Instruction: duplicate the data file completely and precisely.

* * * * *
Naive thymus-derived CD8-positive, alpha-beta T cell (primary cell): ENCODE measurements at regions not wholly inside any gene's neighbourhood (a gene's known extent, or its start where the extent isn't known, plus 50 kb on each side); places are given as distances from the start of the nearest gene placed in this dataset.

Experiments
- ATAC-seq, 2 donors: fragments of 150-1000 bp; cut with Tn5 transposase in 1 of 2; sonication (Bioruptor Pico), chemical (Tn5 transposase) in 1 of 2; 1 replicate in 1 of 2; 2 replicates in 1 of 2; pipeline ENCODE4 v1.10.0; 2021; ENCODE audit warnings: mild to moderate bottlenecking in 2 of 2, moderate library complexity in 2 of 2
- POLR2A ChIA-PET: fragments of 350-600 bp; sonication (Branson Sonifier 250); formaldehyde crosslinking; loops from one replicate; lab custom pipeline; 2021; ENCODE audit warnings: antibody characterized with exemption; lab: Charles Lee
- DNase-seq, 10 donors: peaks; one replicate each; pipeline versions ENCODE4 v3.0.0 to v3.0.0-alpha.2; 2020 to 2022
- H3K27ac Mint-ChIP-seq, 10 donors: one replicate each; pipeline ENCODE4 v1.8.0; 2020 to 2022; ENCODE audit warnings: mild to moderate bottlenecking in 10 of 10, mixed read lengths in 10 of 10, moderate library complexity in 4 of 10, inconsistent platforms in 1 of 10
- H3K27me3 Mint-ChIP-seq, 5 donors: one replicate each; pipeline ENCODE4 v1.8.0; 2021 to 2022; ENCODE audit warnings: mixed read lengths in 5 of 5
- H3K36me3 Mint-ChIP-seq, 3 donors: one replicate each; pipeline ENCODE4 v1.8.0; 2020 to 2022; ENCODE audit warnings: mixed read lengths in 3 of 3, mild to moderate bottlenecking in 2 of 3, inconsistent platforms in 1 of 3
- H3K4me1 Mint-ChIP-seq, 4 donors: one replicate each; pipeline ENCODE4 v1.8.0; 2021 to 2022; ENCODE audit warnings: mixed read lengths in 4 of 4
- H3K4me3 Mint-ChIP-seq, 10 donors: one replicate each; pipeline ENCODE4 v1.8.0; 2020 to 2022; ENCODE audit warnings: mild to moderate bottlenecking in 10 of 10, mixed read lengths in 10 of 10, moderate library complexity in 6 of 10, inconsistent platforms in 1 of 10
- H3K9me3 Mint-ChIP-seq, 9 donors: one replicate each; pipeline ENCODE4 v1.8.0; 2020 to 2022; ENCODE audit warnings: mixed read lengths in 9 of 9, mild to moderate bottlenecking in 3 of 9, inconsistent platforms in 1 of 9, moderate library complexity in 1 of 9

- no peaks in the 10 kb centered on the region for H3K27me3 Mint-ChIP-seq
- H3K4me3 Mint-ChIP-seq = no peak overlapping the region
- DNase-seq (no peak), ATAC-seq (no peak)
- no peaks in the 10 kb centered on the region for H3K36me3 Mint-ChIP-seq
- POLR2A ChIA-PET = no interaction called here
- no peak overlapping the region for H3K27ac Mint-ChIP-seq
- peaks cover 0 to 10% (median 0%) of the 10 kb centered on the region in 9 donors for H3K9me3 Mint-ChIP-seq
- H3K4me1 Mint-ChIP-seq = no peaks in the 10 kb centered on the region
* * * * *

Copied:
Naive thymus-derived CD8-positive, alpha-beta T cell (primary cell): ENCODE measurements at regions not wholly inside any gene's neighbourhood (a gene's known extent, or its start where the extent isn't known, plus 50 kb on each side); places are given as distances from the start of the nearest gene placed in this dataset.

Experiments
- ATAC-seq, 2 donors: fragments of 150-1000 bp; cut with Tn5 transposase in 1 of 2; sonication (Bioruptor Pico), chemical (Tn5 transposase) in 1 of 2; 1 replicate in 1 of 2; 2 replicates in 1 of 2; pipeline ENCODE4 v1.10.0; 2021; ENCODE audit warnings: mild to moderate bottlenecking in 2 of 2, moderate library complexity in 2 of 2
- POLR2A ChIA-PET: fragments of 350-600 bp; sonication (Branson Sonifier 250); formaldehyde crosslinking; loops from one replicate; lab custom pipeline; 2021; ENCODE audit warnings: antibody characterized with exemption; lab: Charles Lee
- DNase-seq, 10 donors: peaks; one replicate each; pipeline versions ENCODE4 v3.0.0 to v3.0.0-alpha.2; 2020 to 2022
- H3K27ac Mint-ChIP-seq, 10 donors: one replicate each; pipeline ENCODE4 v1.8.0; 2020 to 2022; ENCODE audit warnings: mild to moderate bottlenecking in 10 of 10, mixed read lengths in 10 of 10, moderate library complexity in 4 of 10, inconsistent platforms in 1 of 10
- H3K27me3 Mint-ChIP-seq, 5 donors: one replicate each; pipeline ENCODE4 v1.8.0; 2021 to 2022; ENCODE audit warnings: mixed read lengths in 5 of 5
- H3K36me3 Mint-ChIP-seq, 3 donors: one replicate each; pipeline ENCODE4 v1.8.0; 2020 to 2022; ENCODE audit warnings: mixed read lengths in 3 of 3, mild to moderate bottlenecking in 2 of 3, inconsistent platforms in 1 of 3
- H3K4me1 Mint-ChIP-seq, 4 donors: one replicate each; pipeline ENCODE4 v1.8.0; 2021 to 2022; ENCODE audit warnings: mixed read lengths in 4 of 4
- H3K4me3 Mint-ChIP-seq, 10 donors: one replicate each; pipeline ENCODE4 v1.8.0; 2020 to 2022; ENCODE audit warnings: mild to moderate bottlenecking in 10 of 10, mixed read lengths in 10 of 10, moderate library complexity in 6 of 10, inconsistent platforms in 1 of 10
- H3K9me3 Mint-ChIP-seq, 9 donors: one replicate each; pipeline ENCODE4 v1.8.0; 2020 to 2022; ENCODE audit warnings: mixed read lengths in 9 of 9, mild to moderate bottlenecking in 3 of 9, inconsistent platforms in 1 of 9, moderate library complexity in 1 of 9

- no peaks in the 10 kb centered on the region for H3K27me3 Mint-ChIP-seq
- H3K4me3 Mint-ChIP-seq = no peak overlapping the region
- DNase-seq (no peak), ATAC-seq (no peak)
- no peaks in the 10 kb centered on the region for H3K36me3 Mint-ChIP-seq
- POLR2A ChIA-PET = no interaction called here
- no peak overlapping the region for H3K27ac Mint-ChIP-seq
- peaks cover 0 to 10% (median 0%) of the 10 kb centered on the region in 9 donors for H3K9me3 Mint-ChIP-seq
- H3K4me1 Mint-ChIP-seq = no peaks in the 10 kb centered on the region